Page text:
During CEB’s ReimagineHR conference in Miami on Wednesday, several dozen talent analytics professionals came together in a breakout session to discuss their common challenges and success stories. Participants in this peer benchmarking session, who represented private, public, and international organizations ranging in size from under 1,000 to over 25,000 employees, responded to a series of live survey questions, which led into discussions about how their organizations were using these new tools and fitting them into their structures and cultures. The overall picture that emerged from the surveys and the discussions was one of great diversity in the size, structure, ownership, and goals of talent analytics programs, as organizations experiment with different ways of incorporating analytics into their HR functions.
Here are four brief takeaways from Wednesday’s conversation:
1) Talent analytics teams are small, but growing and diversifying:
A majority of the participants said their organization had only one or two full-time equivalent employees devoted to talent analytics, while none had more than seven—but most organizations are growing the size of those teams, increasing the opportunity to build in a variety of different, complementary skills. Organizations are increasingly realizing that a diverse skill set is needed to realize the full potential of talent analytics, from data collection through analysis, interpretation, and turning insight into action. Participants told stories about adding talent to their analytics teams and finding that the best results come from combining the skills of technical experts like data scientists, statisticians, actuaries, and organizational psychologists with the talent-focused knowledge of HR business partners who can use analytics to tell compelling stories and help leaders make better decisions.
2) The shape and structure of talent analytics functions is evolving:
Only 14 percent of participants in Wednesday’s session identified themselves as heads of talent analytics, and only a quarter of the room said their organization had a dedicated analytics function. Twice as many said either that they had dedicated analytics professionals scattered throughout their HR department, or that HR staff used analytics in their day-to-day work but did not work with a dedicated function to do so. Those with analytics professionals embedded in different functional areas indicated that this disjointed approach created challenges in deciding what data to collect, in bringing it together, and in drawing actionable conclusions from it. Some said their organizations were working to connect those dots, bringing more infrastructure and governance to talent analytics at their organization, such as by developing a dedicated function for it. Clearly, who “owns” analytics and where it belongs in the organizational structure is a question many are still trying to answer.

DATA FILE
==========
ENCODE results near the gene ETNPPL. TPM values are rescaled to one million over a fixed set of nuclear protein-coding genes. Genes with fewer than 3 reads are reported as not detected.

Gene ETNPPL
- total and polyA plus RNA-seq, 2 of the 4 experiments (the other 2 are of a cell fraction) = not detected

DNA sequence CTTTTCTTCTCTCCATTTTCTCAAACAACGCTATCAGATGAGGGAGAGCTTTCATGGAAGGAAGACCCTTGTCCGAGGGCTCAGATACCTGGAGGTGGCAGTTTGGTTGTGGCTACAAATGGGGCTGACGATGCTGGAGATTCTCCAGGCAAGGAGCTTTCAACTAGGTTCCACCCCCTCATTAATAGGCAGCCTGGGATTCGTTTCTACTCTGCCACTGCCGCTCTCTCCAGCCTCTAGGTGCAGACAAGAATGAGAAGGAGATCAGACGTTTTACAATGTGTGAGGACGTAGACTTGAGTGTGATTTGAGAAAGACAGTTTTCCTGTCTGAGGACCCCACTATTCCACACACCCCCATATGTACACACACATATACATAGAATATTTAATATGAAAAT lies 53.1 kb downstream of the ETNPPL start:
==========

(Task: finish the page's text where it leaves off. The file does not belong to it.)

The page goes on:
3) Analytics is doing best in employee engagement and retention:
35 percent of participants identified this as the area in which their talent analytics program was having the most success. The group gave several examples of successful innovations in this field, including connecting engagement data with other company data to tell new stories and develop new forms of action plans, as well as enabling HR to see turnover data from throughout the organization in order to perform comparative analysis. Identifying drivers of retention and attrition allows organizations to understand their employees’ behavior both historically and looking forward, making this perhaps the most promising venue for predictive analytics in the talent space. The next most fruitful area for analytics was in high-potential, leadership, and succession planning, which 23 percent identified as their most successful application. Nonetheless, a plurality of 44 percent said their organization was ineffective overall at using talent data to inform important business decisions.
4) Drawing actionable insight from analytics is a common challenge:
Asked if there was one thing they could do to improve the overall impact of talent analytics at their organization, 32 percent said they wanted to derive better insights from their data and 24 percent wanted to get better at helping internal clients apply those insights, while 28 percent wanted better data to start with. Only 4 percent said they needed to get better at analyzing the data they were collecting, reflecting these organizations’ growing confidence in the composition and technical skills of their analytics teams. One theme that emerged in the discussion was that leaders often get bombarded with data they don’t know how to use, and rely on HRBPs in particular to walk them through what the data means and what they can do with it. HR professionals can sometimes be afraid of data when it raises questions they can’t answer, however, so it’s increasingly important to train HRBPs in data fluency and storytelling, and to recruit with an eye for this skill set as well.